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- 1. SOUTH AFRICA
2. The Republic of South Africa is a country located at the southern tip of Africa, with a 2,798kilometers (1,739mi) coastlineon the Atlantic and Indian Oceans.To the north lie Namibia, Botswana and Zimbabwe; to the east are Mozambique and Swaziland; while Lesotho is an independent country wholly surrounded by South African territory
South Africa is known for a diversity in cultures and languages. Eleven official languages are recognised in the constitution.Two of these languages are of European origin: Afrikaans, a language which originated mainly from Dutch that is spoken by the majority of white and Coloured South African, and South African English . Though English has a large role in public and commercial life, it is nevertheless only the fifth most-spoken home language
Map showing the dominant home languages in South Africa, according to Census 2001
Apartheidwas a system of legal racial segregation enforced by the National Party government in South Africa between 1948 and 1994, under which the rights of the majority non-white inhabitants of South Africa were curtailed and minority rule by white people was maintained.
6. Nelson Mandela & Desmond Tutu
Nelson Rolihlahla Mandelaborn 18 July 1918,served as President of South Africa from 1994 to 1999, and was the first South African president to be elected in a fully representative democratic election. Before his presidency, Mandela was an anti-apartheidactivist, and the leader of Umkhonto we Sizwe , the armed wing of the African National Congress (ANC). In 1962 he was arrested and convicted of sabotageand other charges, and sentenced to life in prison. Mandela served 27 years in prison, spending many of these years on RobbenIsland . Following his release from prison on 11 February 1990, Mandela led his party in the negotiations that led to multi-racial democracy in 1994. As president from 1994 to 1999, he frequently gave priority to reconciliation.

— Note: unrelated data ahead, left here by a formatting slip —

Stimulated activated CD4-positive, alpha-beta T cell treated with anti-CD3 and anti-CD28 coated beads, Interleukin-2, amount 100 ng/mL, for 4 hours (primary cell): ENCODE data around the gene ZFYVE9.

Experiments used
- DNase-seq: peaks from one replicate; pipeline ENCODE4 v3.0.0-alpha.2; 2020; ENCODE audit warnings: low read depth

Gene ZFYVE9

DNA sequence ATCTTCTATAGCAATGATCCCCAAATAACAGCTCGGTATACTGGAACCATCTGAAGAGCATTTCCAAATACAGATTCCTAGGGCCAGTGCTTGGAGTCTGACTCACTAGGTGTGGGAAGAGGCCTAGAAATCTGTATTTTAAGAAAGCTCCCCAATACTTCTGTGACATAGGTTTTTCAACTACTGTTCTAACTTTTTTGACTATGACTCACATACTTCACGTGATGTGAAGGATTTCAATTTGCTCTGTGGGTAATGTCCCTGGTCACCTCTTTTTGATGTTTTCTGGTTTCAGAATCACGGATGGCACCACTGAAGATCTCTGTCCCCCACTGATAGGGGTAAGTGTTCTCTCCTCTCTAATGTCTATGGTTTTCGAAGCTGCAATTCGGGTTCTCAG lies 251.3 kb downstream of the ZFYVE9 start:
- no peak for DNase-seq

Desmond Mpilo Tutu (born 7 October 1931) is a South African cleric and activist who rose to worldwide fame during the 1980s as an opponent of apartheid. In 1984, Tutu became the second South African to be awarded the Nobel Peace Prize. Tutu was the first black South African Anglican Archbishop of Cape Town, South Africa, and primateofthe Church of the Province of Southern Africa (now the Anglican Church of Southern Africa). Tutu chaired the Truth and Reconciliation Commission and is currently the chairman of The Elders. Tutu is vocal in his defence of human rights and uses his high profile to campaign for the oppressed. Tutu also campaigns to fight AIDS, tuberculosis, homophobia, poverty and racism. He received the Nobel Peace Prize in 1984, the Albert Schweitzer Prize for Humanitarianism, the Gandhi Peace Prize in 2005 and the Presidential Medal of Freedom in 2009.
Members of the lower house are elected on a population basis by proportional representation: half of the members are elected from national lists and the other half are elected from provincial lists. Ten members are elected to represent each province in the National Council of Provinces, regardless of the population of the province. Elections for both chambers are held every five years. The government is formed in the lower house, and the leader of the majority party in the National Assembly is the President.
South Africa is a nation of about 50million people of diverse origins, cultures, languages, and religions. The last census was held in 2001 and the next will be in 2011. Statistics South Africa provided five racial categories by which people could classify themselves, the last of which, "unspecified/other" drew negligible responses, and these results were omitted. The 2009 midyear estimated figures for the other categories were Black African at 79.3%,White at 9.1%, Coloured at 9.0%, and Indian or Asian at 2.6%.
According to the 2001 national census, Christians accounted for 79.7% of the population. This includes Zion Christian (11.1%), Pentecostal (Charismatic ) (8.2%), Roman Catholic (7.1%), Methodist (6.8%), Dutch Reformed(6.7%), Anglican (3.8%); members of other Christian churches accounted for another 36% of the population. Muslimsaccounted for 1.5% of the population, Hindus about 1.3%, and Judaism 0.2%. 15.1% had no religious affiliation, 2.3% were other and 1.4% were unspecified.
South Africa's most popular sports are soccer, rugby union and cricket.